Use The Water Temperature to Find Fish
Water clarity can also be an indicator of temperature.
“Generally in the spring we’re looking for that right water temperature and it’s going be usually two, three degrees warmer,” Ross said.
In the famously frigid Great Lakes, a few degrees higher temperatures can attract early-season baitfish, which then attract predatory fish. The walleye spawn is also temperature dependent, typically occurring in the mid-to-high 40s, so warming waters get the schools moving early in the spring. Before and after that event, both walleyes and their quarry seek out parts of the lake with slightly warmer water. Find that slightly higher temperature and you might find more active ‘eyes, Ross says.
How Water Clarity Affects the Baits You Choose to Fish
You should match your fishing tactics to the water clarity as well, according to Ross. He prefers to troll crankbaits off planer boards in the early season, experimenting constantly with speed and color until an effective pattern begins to emerge.
“You’re going to want to use louder rattles in dirtier water. You’re going to want a more subtle presentation in cleaner water,” Ross said. “A lot of times in the cleaner water we’re going to use more natural colors. We use stuff that’s more finesse or smaller. And sometimes we’re also going to cause a reaction strike by trying to fish faster so we don’t give them as long to look at it.”
In murky water, gaudy and reflective colors will be visible from further away. Ross said that commercial offerings of clown-paint chartreuse, bubblegum pink, ocean blue, and Prince purple are finally beginning to catch up to the hardcore walleye angler tradition of hand-painting plugs.
“So many guys were custom painting them with neon fluorescence, just really vivid colors. All that can make a difference,” he said. “I don’t get too crazy about specific things; it’s more of a generalized pattern, whether it’s super neon, white, transparent, or chrome. Those are the categories.”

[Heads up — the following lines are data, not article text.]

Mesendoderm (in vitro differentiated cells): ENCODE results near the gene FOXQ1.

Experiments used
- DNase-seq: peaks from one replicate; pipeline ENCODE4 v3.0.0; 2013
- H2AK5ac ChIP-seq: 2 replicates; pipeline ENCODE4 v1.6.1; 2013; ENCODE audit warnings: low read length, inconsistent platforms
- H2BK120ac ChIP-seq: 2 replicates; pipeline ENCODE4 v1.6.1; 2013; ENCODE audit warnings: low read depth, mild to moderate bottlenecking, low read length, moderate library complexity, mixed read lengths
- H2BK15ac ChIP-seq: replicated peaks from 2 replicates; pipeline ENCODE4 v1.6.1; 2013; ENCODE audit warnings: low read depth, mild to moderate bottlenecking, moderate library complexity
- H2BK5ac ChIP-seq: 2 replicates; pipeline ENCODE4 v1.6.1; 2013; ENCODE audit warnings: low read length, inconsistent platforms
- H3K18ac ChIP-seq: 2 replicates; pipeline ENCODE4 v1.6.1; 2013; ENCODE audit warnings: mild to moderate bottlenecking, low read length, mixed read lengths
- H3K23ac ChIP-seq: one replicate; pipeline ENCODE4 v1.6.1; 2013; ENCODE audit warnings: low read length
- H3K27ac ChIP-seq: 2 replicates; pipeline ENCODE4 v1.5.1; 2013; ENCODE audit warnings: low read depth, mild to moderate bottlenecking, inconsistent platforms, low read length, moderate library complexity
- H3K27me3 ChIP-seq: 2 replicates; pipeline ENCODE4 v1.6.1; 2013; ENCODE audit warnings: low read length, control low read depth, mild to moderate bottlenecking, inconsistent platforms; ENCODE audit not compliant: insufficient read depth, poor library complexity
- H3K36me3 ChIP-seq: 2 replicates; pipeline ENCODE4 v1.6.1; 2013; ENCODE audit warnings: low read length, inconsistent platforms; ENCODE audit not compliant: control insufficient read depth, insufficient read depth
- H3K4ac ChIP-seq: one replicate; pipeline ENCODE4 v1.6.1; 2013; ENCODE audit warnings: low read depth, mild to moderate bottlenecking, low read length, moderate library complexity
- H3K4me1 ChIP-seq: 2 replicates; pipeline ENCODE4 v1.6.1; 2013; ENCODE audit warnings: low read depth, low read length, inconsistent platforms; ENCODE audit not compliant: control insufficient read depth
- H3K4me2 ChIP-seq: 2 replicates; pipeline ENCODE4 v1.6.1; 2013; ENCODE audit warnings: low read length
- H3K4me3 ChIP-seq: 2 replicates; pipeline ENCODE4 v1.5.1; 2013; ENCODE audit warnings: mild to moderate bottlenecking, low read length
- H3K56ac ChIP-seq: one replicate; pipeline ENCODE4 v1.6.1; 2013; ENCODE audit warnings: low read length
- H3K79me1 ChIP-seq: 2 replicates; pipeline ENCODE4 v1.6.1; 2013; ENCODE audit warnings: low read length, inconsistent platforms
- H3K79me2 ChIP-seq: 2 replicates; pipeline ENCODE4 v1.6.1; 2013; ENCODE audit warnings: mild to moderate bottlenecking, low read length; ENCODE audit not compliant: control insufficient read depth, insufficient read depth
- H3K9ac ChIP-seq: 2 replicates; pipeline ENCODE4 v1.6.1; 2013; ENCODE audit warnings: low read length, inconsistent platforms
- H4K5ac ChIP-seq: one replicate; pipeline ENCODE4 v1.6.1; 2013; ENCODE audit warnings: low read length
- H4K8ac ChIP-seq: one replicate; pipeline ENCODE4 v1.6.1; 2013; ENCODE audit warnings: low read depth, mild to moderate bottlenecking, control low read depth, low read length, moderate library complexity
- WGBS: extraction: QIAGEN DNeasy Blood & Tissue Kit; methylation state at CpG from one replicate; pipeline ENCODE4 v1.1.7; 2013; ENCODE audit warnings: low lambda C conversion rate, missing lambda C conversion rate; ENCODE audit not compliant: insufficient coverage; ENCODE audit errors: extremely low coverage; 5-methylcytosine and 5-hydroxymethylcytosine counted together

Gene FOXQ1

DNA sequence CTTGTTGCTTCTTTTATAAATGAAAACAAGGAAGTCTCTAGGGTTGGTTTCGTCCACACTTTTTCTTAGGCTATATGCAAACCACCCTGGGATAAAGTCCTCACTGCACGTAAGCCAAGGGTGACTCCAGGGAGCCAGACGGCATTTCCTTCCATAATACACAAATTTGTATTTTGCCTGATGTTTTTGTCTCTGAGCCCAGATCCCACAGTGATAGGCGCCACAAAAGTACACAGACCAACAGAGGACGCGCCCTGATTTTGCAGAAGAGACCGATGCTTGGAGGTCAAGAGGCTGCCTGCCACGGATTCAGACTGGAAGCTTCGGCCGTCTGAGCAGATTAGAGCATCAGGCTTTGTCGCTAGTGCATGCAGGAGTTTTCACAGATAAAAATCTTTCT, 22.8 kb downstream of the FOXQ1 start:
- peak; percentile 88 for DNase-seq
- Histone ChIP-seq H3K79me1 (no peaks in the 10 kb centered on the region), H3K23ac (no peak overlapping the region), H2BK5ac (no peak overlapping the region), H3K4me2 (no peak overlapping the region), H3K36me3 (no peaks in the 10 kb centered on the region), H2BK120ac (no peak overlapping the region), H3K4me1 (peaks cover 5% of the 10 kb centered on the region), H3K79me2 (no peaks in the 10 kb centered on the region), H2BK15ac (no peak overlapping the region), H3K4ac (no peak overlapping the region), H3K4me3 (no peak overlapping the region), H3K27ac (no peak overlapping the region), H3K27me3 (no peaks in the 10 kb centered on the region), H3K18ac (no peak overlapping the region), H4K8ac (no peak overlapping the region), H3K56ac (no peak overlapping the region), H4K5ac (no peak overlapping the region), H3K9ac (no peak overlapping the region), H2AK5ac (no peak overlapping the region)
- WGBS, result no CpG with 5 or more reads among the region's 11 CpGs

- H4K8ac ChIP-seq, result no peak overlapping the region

Finally, water clarity informs Ross’ trolling pace and approach as well.
“The big thing is speed and controlling the surge,” he concluded. “You don’t want those baits doing anything too erratic generally when we’re in that finesse, cold water period.”
At these times he prefers neutrally-buoyant “suspending” crankbaits, like Rapala’s Husky Jerk. They hang seductively instead of floating or sinking out of the zone, tempting walleye to take.
“A lot of times we’ll turn the boat on one side so all of the baits stall—kind of like how a bass fisherman would fish a jerk bait,” Ross concluded. “Under tough conditions, they’re letting it sit for seconds, and we’re kind of doing the same thing. We’re just using the boat. Then we turn back the other way and those baits are going to speed up and sometimes that’ll cause a strike. And then the lures on the other side of the boat are going to slow down. Really slow S-patterns will give you different actions simultaneously and a different speed range so you can figure out what those fish want.”